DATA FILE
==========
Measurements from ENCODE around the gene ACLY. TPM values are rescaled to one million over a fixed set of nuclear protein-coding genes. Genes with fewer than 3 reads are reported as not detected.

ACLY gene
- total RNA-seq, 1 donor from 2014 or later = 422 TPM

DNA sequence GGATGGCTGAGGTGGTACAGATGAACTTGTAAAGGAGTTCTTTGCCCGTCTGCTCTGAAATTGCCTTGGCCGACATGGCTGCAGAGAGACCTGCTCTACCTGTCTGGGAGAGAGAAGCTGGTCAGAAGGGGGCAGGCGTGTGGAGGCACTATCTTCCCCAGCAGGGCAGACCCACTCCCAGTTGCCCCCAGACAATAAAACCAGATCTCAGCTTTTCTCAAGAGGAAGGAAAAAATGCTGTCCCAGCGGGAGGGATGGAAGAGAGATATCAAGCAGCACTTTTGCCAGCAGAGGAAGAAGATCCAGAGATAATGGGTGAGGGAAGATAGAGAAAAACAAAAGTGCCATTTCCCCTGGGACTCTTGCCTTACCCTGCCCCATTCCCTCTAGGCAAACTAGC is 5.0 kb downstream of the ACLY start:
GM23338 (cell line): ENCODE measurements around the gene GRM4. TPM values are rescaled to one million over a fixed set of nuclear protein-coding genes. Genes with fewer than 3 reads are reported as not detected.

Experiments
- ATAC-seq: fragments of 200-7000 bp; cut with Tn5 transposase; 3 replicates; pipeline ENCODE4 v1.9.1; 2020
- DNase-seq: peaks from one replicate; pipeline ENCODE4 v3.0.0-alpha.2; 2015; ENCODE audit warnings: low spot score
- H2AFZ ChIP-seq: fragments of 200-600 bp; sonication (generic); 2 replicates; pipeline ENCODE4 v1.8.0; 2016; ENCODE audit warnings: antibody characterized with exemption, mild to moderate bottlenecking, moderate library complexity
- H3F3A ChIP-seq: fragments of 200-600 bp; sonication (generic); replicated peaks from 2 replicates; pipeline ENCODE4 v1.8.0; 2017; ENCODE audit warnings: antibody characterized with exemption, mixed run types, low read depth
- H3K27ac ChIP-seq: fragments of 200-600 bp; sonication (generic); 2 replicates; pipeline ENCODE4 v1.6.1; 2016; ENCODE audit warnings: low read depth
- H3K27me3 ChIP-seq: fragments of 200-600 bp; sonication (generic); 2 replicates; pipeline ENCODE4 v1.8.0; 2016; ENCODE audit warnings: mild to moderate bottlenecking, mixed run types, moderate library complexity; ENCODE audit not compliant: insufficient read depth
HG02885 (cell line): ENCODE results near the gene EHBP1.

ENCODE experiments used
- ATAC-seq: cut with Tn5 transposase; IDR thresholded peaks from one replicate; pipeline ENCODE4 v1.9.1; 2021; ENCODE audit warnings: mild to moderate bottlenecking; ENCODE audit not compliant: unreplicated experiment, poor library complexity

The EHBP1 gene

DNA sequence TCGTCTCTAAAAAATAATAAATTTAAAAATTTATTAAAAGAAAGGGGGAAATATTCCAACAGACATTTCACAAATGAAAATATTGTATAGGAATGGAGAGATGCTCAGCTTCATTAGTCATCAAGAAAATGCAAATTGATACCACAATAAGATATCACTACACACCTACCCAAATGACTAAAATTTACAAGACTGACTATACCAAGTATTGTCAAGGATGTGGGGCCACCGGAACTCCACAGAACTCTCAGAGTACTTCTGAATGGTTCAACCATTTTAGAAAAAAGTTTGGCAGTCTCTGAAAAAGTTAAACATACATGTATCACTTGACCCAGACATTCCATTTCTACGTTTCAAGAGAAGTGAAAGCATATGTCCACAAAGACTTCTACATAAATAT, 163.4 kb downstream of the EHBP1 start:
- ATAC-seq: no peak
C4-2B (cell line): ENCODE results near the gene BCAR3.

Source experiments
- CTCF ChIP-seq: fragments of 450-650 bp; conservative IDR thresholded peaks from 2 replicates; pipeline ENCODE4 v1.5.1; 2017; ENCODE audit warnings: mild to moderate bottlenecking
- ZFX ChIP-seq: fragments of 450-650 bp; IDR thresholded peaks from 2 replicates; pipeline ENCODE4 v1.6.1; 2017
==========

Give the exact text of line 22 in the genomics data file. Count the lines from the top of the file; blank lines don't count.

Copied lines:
- ZFX ChIP-seq: fragments of 450-650 bp; IDR thresholded peaks from 2 replicates; pipeline ENCODE4 v1.6.1; 2017